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Watch now: Southern Illinois reflects on Biden inauguration, how to move beyond division
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Watch now: Southern Illinois reflects on Biden inauguration, how to move beyond division

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Dale Croft waves an American flag from the Veterans Memorial Overpass in support of former President Trump on Wednesday afternoon in Carterville. Croft said responses from the passing traffic on Route 13 was evenly divided between for and against the former president.

CARBONDALE — Wednesday’s presidential inauguration was a quiet affair in Southern Illinois, but left many thinking on the future of politics not just at the national level but here at home, too.

President Joe Biden and Vice President Kamala Harris were sworn into office Wednesday. Biden and Harris stood almost in the same place that just two weeks prior, an insurrectionist mob forced its way into the Capitol Building — the riot killed five people. During his address to the nation, President Biden spoke of the country’s woes but reminded citizens that everyone is in this together.

John Shaw, director of the Paul Simon Public Policy Institute, was succinct in his read of the country former President Donald Trump handed to Biden.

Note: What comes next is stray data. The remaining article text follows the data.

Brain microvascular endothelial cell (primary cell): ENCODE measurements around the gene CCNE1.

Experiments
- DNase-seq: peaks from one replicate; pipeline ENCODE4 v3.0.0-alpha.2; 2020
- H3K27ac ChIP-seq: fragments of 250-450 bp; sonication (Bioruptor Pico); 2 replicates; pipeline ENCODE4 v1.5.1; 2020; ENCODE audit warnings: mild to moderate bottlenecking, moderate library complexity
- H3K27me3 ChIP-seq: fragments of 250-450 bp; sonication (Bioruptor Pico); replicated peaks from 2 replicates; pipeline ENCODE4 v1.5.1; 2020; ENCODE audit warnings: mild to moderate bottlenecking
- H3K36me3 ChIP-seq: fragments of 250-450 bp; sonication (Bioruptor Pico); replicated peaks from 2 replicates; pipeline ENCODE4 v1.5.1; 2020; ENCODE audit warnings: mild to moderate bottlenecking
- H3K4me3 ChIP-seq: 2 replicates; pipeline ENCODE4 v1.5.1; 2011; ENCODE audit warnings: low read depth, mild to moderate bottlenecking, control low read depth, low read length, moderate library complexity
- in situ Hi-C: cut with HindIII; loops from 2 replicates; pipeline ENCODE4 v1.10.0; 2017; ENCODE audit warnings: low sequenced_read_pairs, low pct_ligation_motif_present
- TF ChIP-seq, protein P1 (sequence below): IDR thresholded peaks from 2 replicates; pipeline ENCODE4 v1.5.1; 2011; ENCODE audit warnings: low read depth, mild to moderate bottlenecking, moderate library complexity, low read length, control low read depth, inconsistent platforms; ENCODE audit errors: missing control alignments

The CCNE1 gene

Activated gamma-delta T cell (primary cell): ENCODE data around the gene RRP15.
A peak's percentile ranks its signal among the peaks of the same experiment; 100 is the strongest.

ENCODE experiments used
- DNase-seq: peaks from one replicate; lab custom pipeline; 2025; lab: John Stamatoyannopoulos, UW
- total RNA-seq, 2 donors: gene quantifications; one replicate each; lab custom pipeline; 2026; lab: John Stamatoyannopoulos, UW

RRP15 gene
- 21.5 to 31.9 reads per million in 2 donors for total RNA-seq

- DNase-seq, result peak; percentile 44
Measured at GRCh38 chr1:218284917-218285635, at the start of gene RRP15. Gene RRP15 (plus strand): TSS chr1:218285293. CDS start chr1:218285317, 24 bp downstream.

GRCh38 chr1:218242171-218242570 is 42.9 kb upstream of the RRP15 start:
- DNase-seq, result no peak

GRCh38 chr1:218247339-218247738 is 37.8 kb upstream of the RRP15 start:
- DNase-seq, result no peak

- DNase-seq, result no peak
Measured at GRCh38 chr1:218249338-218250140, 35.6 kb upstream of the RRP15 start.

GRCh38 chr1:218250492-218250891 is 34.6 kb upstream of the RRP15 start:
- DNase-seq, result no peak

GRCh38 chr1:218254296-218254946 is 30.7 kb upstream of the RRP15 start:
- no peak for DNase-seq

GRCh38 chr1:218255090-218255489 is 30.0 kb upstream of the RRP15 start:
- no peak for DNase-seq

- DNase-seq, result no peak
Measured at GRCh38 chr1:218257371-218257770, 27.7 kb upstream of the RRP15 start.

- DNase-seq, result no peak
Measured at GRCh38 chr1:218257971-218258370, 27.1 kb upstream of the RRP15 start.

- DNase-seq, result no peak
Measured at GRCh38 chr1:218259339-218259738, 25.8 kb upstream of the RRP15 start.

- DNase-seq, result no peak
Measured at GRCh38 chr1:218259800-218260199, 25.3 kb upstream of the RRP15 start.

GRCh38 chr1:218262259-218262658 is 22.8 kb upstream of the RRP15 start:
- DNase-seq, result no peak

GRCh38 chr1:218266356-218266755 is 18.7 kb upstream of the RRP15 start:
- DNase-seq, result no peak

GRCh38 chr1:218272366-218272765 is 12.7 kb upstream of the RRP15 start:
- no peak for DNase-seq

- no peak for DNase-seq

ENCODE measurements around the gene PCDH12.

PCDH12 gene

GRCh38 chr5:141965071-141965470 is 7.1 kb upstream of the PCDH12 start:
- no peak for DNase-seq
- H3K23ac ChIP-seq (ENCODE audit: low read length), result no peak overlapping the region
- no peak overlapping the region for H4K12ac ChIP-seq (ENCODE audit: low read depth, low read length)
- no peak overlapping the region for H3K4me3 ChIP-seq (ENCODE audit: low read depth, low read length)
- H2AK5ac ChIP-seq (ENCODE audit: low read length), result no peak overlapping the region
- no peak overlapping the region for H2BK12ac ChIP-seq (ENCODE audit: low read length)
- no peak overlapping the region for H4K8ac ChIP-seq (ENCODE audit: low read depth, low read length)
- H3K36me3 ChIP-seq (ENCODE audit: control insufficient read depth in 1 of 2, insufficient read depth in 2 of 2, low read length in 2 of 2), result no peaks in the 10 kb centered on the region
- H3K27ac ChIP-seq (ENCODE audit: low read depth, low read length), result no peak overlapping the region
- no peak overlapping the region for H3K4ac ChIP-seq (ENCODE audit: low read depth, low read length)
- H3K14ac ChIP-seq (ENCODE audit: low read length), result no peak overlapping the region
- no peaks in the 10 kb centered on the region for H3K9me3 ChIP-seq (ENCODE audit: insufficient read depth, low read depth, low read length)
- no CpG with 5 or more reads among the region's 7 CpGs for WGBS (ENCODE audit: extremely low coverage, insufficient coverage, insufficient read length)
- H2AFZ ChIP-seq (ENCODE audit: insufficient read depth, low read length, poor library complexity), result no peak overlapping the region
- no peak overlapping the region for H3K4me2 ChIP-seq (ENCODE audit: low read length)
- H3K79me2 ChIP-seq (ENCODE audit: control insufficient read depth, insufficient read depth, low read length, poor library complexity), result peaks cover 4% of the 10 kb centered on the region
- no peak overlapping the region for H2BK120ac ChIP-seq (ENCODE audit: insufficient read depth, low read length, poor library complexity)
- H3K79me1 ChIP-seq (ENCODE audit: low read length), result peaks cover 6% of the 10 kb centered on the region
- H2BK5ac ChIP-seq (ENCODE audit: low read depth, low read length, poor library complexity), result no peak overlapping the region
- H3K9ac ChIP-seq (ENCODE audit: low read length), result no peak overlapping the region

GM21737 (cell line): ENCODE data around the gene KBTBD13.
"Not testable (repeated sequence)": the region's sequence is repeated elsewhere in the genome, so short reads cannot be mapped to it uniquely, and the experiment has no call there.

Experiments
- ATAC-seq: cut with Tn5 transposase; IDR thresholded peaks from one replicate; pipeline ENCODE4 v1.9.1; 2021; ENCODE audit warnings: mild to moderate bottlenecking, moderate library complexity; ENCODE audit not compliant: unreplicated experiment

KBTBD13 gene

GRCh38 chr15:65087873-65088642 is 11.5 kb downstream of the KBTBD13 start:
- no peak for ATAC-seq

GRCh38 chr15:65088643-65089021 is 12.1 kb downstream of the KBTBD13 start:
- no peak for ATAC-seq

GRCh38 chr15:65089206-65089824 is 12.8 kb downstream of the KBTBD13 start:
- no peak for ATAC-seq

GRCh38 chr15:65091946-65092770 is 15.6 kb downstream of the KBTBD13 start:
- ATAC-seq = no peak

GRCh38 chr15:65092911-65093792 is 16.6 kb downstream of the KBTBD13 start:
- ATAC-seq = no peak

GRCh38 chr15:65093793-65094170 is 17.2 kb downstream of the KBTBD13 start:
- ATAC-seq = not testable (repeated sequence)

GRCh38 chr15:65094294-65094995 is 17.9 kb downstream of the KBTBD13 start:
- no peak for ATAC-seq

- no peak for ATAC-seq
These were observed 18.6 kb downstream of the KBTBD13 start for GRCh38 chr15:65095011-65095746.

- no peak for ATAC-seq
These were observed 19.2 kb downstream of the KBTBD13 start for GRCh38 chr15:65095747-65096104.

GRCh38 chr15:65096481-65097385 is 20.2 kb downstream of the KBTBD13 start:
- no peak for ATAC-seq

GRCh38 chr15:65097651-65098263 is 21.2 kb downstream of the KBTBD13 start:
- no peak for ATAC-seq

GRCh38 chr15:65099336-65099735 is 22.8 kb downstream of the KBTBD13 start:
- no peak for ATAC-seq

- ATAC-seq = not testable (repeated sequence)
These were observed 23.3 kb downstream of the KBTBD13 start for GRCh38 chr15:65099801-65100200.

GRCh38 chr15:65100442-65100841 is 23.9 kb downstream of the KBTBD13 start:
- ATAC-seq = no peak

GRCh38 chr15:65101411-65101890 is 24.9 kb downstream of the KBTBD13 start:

“He leaves behind a mess,” Shaw said. “President Biden is inheriting a raging pandemic that he has got to get under control (and) deep racial and cultural divisions intensified by the mob assault on the Capitol,” Shaw said.

Shaw said the task of uniting a deeply divided American public will be no small task but will start with getting a handle on the COVID-19 pandemic that has killed more than 400,000 Americans under the Trump administration. This will also dovetail with improving the economy, Shaw said. He pointed to Biden’s COVID-19 stimulus plan that will see money sent to both state and local governments.

“I think he has a very shrewd sense that it’s going to be hard to rebuild the economy unless state and local governments have resources,” Shaw said.

But moving the needle this much this will be a feat, Shaw said, with only a small majority in both houses of Congress. U.S. Rep. Mike Bost, R-Murphysboro, issued a brief written statement about Wednesday’s inauguration, but in it he did not spend much time talking about reaching across the aisle.

“While I stand ready to work together on shared priorities that help Southern Illinoisans, I will never fail to fight for our conservative principles. I wish God’s blessing for President Biden and Vice President Harris on this historic day,” Bost wrote. 


FULL COVERAGE: Inauguration of Joe Biden, America's 46th president

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Keith Larkin is the Jackson County Board chair and ran as a Democrat. Reflecting after the inauguration, Larkin asked Southern Illinoisans to see lawmakers and government officials as one of their own and not just one of them.